China’s experience in modernization serves as inspiration for many countries

By Norbert Molina Medina / 03-23-2023 / Chinese Social Sciences Today

The convening of the Two Sessions and the relevant agendas has been fundamental to China’s development in 2023. The fundamental issues discussed in the proposals and motions during the Two Sessions were related with environmental care, innovation, agriculture, investment, the service sector and others. Key decisions and suggestions about national governance will thus be made aimed at achieving the objectives to be fulfilled for the second centenary goal (2049) that will turn China into a modern socialist country in all respects. 

Changes towards more dynamic sectors

There is no doubt that the COVID-19 health crisis exposed the vulnerability of the health systems of many countries, and provoked a crisis that is still affecting many developed countries and the Global South. China’s strength and experience in handling this type of crisis has allowed it to recover its growth levels and stabilize them, despite being affected. In doing so, China demonstrated its logistical capabilities and immediate attention to an emergency that engulfed the world and for which we were unprepared.

China no longer pursues the idea of accelerated development but longer-term sustainable objectives, with profound changes towards more dynamic sectors. China’s take-off in the last four decades is admirable. This is not a personal judgment, as it has been determined by the main international organizations that have monitored China’s economic growth and modernization in general. This helped to lift more than 800 million people out of poverty. The fact that poverty has been overcome in such a short period of time is worthy of recognition. This does not mean that all social problems have been overcome, as there are still issues to be resolved such as congestion of large cities, unequal development between regions, social security, expansion of the education system. 

However, the results so far have been more than spectacular in science and technology, communications, infrastructure and, in general terms, quality of life. China overcame the difficulties of its pre-1978 development model and set out to build a strong and modern country.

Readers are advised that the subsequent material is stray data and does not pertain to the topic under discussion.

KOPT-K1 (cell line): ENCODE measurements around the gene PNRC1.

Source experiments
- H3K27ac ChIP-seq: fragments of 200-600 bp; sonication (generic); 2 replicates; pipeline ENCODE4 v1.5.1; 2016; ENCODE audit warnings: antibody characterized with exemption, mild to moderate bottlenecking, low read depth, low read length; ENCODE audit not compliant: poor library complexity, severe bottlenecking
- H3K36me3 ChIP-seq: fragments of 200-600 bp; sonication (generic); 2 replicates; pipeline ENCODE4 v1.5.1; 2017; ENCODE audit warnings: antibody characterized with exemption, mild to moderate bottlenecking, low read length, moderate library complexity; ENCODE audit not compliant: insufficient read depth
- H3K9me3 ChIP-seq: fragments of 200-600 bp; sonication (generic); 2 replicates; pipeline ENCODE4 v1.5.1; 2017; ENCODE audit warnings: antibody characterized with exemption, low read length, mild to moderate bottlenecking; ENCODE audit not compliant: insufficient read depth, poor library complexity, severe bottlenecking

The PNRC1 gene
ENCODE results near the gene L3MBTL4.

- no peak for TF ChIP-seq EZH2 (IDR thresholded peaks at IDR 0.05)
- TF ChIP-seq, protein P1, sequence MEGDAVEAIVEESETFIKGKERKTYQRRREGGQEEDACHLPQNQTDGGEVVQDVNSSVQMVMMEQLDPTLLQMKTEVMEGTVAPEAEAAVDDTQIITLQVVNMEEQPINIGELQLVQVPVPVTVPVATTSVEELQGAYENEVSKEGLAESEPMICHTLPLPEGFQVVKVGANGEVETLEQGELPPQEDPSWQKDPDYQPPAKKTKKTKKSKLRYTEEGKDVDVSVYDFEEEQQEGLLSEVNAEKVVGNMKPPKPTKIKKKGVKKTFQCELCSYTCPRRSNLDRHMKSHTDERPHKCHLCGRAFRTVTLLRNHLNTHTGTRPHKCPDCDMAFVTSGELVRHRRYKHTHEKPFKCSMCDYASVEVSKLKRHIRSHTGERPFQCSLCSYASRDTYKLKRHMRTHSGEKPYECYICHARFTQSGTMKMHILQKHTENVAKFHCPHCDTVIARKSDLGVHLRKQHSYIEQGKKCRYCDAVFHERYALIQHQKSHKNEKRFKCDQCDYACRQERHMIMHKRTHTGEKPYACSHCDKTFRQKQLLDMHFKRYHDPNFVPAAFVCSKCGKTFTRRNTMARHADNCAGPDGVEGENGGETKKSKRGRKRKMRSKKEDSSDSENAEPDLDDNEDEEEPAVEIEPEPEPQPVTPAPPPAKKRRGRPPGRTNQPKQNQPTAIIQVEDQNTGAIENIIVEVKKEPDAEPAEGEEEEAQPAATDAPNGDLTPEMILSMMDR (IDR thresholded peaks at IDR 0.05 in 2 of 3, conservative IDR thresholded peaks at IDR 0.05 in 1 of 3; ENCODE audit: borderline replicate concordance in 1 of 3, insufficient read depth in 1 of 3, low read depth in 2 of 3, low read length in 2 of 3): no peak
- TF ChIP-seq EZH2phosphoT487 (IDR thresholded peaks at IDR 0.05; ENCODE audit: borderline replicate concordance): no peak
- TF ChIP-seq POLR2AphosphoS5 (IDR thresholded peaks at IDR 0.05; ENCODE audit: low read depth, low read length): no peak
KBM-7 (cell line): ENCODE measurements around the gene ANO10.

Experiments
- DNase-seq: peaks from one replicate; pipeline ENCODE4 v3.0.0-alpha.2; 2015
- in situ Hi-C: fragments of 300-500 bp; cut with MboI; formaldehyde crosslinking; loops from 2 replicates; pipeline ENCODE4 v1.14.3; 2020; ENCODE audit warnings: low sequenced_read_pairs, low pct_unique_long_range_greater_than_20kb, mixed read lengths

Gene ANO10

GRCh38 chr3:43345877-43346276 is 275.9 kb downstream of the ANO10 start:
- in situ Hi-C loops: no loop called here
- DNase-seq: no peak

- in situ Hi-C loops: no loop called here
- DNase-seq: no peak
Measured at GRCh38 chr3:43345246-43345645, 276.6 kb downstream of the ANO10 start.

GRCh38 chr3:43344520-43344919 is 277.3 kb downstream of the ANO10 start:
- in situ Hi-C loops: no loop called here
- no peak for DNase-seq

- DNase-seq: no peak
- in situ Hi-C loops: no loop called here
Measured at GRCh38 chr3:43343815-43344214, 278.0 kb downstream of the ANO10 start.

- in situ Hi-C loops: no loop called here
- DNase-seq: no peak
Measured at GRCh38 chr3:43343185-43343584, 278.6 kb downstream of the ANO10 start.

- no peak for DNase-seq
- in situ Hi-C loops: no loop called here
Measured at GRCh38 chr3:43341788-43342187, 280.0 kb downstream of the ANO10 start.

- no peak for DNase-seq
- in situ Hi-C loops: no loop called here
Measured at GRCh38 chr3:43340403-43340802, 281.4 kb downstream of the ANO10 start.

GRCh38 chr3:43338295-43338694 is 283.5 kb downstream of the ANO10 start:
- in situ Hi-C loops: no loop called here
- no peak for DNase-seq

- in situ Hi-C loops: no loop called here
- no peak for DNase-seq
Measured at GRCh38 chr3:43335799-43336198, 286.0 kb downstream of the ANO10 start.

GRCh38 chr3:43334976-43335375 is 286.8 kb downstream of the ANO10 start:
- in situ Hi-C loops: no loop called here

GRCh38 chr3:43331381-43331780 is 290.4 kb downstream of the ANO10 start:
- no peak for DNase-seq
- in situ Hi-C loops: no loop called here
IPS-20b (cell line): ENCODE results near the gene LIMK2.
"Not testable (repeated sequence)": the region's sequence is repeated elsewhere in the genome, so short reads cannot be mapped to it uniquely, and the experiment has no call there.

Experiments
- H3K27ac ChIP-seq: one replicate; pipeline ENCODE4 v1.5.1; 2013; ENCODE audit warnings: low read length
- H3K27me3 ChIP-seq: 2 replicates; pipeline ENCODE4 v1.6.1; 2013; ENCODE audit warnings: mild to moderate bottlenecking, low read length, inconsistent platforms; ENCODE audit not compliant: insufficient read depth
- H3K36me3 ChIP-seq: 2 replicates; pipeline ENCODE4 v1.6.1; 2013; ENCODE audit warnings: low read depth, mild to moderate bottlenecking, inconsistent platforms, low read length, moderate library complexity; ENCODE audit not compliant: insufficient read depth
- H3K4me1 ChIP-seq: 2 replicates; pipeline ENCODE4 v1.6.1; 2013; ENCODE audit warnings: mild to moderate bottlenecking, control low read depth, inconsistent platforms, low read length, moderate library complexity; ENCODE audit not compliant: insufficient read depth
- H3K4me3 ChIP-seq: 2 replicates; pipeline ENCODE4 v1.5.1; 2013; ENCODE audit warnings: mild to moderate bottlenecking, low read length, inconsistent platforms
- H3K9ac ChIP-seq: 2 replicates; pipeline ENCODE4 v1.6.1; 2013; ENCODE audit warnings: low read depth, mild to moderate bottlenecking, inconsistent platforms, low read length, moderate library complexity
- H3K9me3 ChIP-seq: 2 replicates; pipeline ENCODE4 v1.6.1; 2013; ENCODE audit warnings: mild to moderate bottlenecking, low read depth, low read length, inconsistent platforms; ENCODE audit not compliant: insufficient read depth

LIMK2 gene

The modernization process carried out by China in the last four decades has become one of the main topics of study in universities worldwide. The reason is to try to understand how the Asian country achieved such good results in such a short period of time. Starting from the consideration that the Chinese model is not exportable, there are elements that could well serve as inspiration for the countries of the Global South still mired in misery and backwardness. China’s experience could very well serve as inspiration for many countries like Venezuela or the rest of Latin America. In what sense? In trying to create the minimum conditions necessary to guarantee development: favorable environment for foreign investments, legal and physical security, concern for education, science and technology, progress in infrastructure, quality in communications, efforts to encourage innovation, among other aspects with which China has been able to advance but Latin American countries very little, given the determination of the latter to remain in permanent political instability and loss of opportunities. Latin America remains stagnant, China’s modernization case is still there waiting for many of its positive and adaptable aspects to be taken into account.